Studying field cancerization as a cause for multifocal ileal NETs

Netta Mäkinen, PhD

Year: 2019
Institution: Dana-Farber Cancer Institute
Country: United States
State: MA
Award Type: Mentored
NET Type: Gastrointestinal
Science Type: Basic


Kim and her research team will induce vascular normalization and study the effectiveness of immune checkpoint inhibitor therapy in pancreatic NET liver metastases. The results of the research may have significant clinical implications for combination therapies that maximize anti-tumor immunity and therapeutic outcomes.

What question will the researchers try to answer?

Dr. Kim aims to understand the mechanisms underlying liver metastasis, immune evasion, and their convergence on current immunotherapy resistance in pancreatic neuroendocrine tumors (pNETs). 

Why is this important?

The incidence of pNETs has increased steadily over recent decades, and liver metastases are found in 40% of patients at diagnosis. Furthermore, following surgical tumor resection about 50% of patients with recurring pNETs undergo liver metastasis, which is associated with poor therapeutic outcomes. Lastly, the stimulation of anti-tumor immunity by treatment of immunotherapy such as checkpoint blockade has demonstrated limited treatment efficacy in pNET patients.

What will researchers do?

Dr. Kim and her team will study whether vascular destabilization in liver metastases contributes to metastatic progression in the liver, the most common site of distant metastasis in pNET. In this study, they will identify the mechanism underlying vascular regulation of immune suppression during metastatic progression and their convergence on immunotherapy resistance in pNET.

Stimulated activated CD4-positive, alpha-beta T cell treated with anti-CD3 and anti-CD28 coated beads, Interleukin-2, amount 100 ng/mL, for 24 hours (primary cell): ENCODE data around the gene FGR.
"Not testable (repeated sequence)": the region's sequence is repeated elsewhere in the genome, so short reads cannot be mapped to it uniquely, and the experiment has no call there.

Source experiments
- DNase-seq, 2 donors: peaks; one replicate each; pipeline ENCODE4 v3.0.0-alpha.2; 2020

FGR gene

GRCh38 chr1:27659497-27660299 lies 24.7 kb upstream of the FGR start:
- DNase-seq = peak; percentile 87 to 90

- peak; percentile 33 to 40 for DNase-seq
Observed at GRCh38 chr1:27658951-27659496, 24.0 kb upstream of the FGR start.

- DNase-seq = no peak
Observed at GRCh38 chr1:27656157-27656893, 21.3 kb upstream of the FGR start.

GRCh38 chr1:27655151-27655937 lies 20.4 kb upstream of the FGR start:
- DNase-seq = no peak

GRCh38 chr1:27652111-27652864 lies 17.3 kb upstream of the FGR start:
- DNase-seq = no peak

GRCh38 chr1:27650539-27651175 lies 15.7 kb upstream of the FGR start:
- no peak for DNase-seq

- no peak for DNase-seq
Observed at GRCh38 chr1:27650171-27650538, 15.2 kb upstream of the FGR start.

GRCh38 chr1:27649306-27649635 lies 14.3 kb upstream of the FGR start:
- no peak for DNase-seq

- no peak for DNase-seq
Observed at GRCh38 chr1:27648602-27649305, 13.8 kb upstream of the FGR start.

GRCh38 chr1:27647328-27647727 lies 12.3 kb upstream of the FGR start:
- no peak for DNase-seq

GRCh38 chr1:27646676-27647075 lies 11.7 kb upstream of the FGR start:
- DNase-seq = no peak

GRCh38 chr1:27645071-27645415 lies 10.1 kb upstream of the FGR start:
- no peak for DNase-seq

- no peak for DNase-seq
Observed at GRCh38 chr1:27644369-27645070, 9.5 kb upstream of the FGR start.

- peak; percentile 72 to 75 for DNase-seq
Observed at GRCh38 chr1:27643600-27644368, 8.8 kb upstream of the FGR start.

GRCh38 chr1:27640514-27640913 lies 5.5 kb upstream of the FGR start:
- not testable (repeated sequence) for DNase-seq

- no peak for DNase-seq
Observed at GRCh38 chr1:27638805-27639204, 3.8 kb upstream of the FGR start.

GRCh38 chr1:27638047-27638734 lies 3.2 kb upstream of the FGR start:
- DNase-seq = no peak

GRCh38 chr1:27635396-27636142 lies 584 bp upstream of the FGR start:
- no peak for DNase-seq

How might this improve the treatment of NETs?

By elucidating vascular regulation of immunosuppression in metastatic pNET, their work should offer new strategies to suppress liver metastatic progression and unleash the potential of immunotherapies for pNET patients. 

What is the next step?

Based on what they learn from the proposed work, her team will expand their research to learn vascular regulation of immunosuppression, liver metastasis, and therapeutic resistance by exploring human samples of pNET patients. In addition, they will identify potential predictive biomarkers (non-invasive) by testing the association of levels of circulating vascular molecules with treatment outcomes in patients who have pNETs.